This unique authority helped facilitate a rapid response for the Coast Guard in response to hurricanes Katrina and Rita, where approximately 700 mobilized Coast Guard reservists performed nearly 20,000 person days in support of our rescue and recover operations in the Gulf region.
Now, after the tragic events of September 11th and in the wake of our largest mobilization, nearly 50 percent of our reserve force was mobilized and this continues today where we have nearly 800 Coast Guard reservists on active duty. They are actively participating in a number of missions across the entire Coast Guard.
We thank you again for the commission for all that they've done. The Coast Guard has been an active participant in the commission on the Guard and Reserve, and as you pointed out, Mr. Chairman, many of those recommendations and any laws that may come from them will apply to the Coast Guard as one of our military services.
So thank you again. It's an honor to be here on behalf of the Coast Guard men and women. Look forward to any questions you may have.
SEN. NELSON: Thank you very much, Admiral.
General Vaughn, General Stultz and to the members of the panel, a couple of years ago during the Christmas holidays, 48 members of the 110th Medical Battalion based in Lincoln, Nebraska, found themselves stranded at Fort Lewis, Washington, when training was suspended and the base was shut down for the holidays.
Now, military rules prohibited using funds to pay for their travel back to Nebraska until training resumed. In a joint explanatory statement that accompanied the 2009 National Defense Authorization Act, we urged the services to be mindful of training suspensions and minimal staffing periods when devising training schedules for the reserve components -- a drafted legislation which Senator Graham and I will soon introduce that will correct this deficiency and would authorize travel if a Reserve or Guard member is more than 300 miles from home and is placed on leave for five days or more because of training suspensions or staffing issues.
Now, it's our understanding that this is not a unique experience among guardsmen and reservists. Because of a lack of planning on the part of the military unit, service members are sent away from home, in some cases thousands of miles, for training missions and then the training is suddenly suspended.
In these cases, isn't it the military's responsibility to either plan appropriately and not to waste the time of our service members, or unnecessarily keep them away from their families, or if the military doesn't plan, should we pay to send them home?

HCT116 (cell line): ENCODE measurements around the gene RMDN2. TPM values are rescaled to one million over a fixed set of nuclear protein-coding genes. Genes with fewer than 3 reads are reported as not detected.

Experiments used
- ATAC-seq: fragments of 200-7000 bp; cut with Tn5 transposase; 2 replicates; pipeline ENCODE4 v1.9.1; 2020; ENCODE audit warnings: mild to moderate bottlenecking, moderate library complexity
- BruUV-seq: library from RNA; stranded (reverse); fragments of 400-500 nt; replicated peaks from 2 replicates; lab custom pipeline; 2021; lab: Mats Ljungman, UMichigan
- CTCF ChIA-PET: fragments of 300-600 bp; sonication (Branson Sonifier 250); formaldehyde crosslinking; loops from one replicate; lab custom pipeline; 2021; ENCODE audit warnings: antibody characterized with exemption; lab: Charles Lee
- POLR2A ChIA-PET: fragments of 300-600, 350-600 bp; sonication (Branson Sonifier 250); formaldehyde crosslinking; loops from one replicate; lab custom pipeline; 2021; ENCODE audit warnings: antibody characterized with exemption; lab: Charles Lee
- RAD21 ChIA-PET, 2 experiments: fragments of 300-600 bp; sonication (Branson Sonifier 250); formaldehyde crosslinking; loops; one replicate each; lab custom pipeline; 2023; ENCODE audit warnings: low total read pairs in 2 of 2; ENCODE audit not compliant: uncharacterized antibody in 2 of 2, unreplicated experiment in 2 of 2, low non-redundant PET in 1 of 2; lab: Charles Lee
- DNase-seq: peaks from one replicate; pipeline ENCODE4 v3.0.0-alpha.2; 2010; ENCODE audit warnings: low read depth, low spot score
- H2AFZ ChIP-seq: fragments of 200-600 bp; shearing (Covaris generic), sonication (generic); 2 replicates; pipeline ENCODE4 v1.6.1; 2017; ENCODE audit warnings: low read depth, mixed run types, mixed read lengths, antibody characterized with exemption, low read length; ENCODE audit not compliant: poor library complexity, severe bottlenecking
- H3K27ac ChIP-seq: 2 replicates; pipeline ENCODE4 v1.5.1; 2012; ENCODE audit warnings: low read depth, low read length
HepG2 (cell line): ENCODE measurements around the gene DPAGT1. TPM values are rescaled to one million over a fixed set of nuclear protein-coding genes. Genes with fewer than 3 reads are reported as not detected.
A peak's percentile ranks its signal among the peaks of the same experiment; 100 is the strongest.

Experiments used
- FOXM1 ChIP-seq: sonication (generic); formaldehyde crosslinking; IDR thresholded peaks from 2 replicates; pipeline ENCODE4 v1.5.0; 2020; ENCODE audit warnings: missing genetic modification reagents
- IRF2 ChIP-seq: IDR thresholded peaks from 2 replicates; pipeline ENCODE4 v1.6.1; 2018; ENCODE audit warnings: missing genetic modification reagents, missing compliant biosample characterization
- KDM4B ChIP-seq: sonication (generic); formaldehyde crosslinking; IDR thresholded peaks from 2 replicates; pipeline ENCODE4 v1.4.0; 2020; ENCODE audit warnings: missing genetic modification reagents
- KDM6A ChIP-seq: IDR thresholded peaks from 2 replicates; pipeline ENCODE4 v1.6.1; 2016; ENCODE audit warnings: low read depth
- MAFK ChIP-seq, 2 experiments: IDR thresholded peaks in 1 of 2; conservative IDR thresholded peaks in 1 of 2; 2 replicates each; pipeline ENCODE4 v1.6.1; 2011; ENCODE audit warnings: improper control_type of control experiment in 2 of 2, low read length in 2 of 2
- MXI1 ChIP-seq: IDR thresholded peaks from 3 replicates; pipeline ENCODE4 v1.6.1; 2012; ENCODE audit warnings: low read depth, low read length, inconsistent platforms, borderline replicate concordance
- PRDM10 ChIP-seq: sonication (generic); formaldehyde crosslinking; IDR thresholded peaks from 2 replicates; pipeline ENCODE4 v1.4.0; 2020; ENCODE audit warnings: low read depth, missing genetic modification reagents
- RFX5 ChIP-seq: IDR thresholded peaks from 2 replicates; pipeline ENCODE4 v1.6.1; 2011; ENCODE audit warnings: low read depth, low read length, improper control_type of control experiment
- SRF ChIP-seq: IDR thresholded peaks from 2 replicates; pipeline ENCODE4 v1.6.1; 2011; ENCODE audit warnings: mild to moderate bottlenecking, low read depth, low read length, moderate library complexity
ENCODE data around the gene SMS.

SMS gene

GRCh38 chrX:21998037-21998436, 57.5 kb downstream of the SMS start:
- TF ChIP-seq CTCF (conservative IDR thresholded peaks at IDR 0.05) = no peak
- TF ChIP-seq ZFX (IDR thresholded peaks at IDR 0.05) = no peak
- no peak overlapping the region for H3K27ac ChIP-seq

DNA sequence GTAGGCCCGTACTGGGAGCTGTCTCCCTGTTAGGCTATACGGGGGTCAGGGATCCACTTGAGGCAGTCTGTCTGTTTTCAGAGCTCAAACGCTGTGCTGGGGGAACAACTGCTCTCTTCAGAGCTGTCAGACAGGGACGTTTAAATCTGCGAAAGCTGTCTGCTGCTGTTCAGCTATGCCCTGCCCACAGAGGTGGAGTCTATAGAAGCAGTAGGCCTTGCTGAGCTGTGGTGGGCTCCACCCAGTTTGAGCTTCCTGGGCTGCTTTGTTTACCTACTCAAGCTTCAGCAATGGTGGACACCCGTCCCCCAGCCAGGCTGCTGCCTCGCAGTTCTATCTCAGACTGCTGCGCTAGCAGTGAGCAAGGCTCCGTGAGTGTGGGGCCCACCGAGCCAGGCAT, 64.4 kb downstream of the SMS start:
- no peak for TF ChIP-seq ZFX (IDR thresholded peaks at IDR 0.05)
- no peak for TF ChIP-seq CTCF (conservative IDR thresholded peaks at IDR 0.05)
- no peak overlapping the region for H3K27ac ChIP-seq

Let me say that we got those members home but we raised money from private sources in order to do it, which means that there were a number of generous folks who helped do it, but it isn't necessarily the responsibility of the private citizen to pay for that public cost.
So my question is, what are your policies for assigning training duty during the holiday season, especially as most posts go to reduced manning and suspend training during that period?
We'll start with you, General Vaughn.
GEN. VAUGHN: Senator Nelson, a great issue, inflammatory issue that we're 100 percent on your side.
You know, we went through this thing for several years, dating all the way back to the 39th Infantry Brigade, and Wal-Mart and a couple of other folks paid for that, and we've got no business passing that on. And we made our concerns known and I will tell you that Jack Stultz and I don't have anything to do with scheduling, you know, when they mobilize and report to the training centers.
It's absolutely something that we needed the kind of emotion and fervor on behind it to get that straightened out. This year, our big formations, everything is after the holiday period. Now, that's not to say there might not be something in there someplace that we don't know anything about, but the other piece of that is that we ought to pay for them coming back home.
So the Army National Guard agrees 100 percent with your line of reasoning on this.
GEN. STULTZ: Yes, sir, and I'll echo what Clyde said.
Sir, 1990, Desert Storm, I reported to my unit, Fort Eustis, Virginia, in November, right after Thanksgiving. Now, I deployed with an advanced party into Saudi Arabia ahead of them, but the rest of my unit sat at Fort Eustis during the Christmas holidays and I saw what it did to morale and I said this is crazy, that we've got soldiers sitting around.
The past three years as I've traveled around Iraq, Afghanistan, Kosovo, Horn of Africa, whatever, and I talk to soldiers about what makes you feel good and what do you not feel good about, one of the number one subjects they said is wasted time. "I sat at a mobilization station and did nothing and it was wasted time -- I could have been with my families."
It's a morale issue. It's a morale issue for holidays. It's a morale issue any time where we have them sitting in a mobilization station and there's nothing going on. And so we have made the commitment to wherever possible stop that from happening.
As Clyde said, look at the training and say, hey, listen, if you're not going to be there for training, my soldiers aren't going to be there. Working together with Forces Command and 1st Army, we are now much better than we used to be of laying out -- we don't do like we used to, where it used to be a pre-"mobe" plan which I had responsibility for but once they got mobilized I handed them to Forces Command and they took over and I lost control.